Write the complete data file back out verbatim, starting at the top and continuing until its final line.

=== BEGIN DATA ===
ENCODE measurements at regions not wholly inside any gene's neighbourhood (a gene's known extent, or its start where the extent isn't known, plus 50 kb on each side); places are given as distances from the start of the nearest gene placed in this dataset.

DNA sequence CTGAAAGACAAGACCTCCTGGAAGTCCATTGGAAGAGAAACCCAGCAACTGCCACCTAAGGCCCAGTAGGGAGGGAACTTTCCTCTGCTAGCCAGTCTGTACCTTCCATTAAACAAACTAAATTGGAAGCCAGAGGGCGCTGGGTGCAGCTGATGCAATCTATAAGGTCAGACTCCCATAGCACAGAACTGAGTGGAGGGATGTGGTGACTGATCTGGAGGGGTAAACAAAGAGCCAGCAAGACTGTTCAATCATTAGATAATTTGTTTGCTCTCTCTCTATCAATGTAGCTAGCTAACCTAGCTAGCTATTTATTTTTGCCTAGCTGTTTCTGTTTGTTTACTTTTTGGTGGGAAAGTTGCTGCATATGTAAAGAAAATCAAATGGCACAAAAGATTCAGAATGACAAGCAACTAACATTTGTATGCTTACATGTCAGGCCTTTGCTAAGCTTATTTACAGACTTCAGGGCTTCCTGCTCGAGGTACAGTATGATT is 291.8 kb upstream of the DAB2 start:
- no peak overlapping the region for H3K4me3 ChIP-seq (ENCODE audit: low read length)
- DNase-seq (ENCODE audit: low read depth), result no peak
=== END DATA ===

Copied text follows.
ENCODE measurements at regions not wholly inside any gene's neighbourhood (a gene's known extent, or its start where the extent isn't known, plus 50 kb on each side); places are given as distances from the start of the nearest gene placed in this dataset.

DNA sequence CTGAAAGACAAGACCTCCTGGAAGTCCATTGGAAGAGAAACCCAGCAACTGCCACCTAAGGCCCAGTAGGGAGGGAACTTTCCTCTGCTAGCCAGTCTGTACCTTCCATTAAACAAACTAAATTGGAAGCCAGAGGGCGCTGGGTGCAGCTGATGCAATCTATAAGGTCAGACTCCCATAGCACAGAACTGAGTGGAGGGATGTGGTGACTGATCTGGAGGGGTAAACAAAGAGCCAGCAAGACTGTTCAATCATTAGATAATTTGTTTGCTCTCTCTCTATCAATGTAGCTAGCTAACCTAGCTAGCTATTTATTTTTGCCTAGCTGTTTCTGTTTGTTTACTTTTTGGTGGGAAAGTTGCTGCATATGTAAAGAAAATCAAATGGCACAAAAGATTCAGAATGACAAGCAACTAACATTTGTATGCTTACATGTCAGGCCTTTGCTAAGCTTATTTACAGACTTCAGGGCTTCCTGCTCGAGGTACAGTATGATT is 291.8 kb upstream of the DAB2 start:
- no peak overlapping the region for H3K4me3 ChIP-seq (ENCODE audit: low read length)
- DNase-seq (ENCODE audit: low read depth), result no peak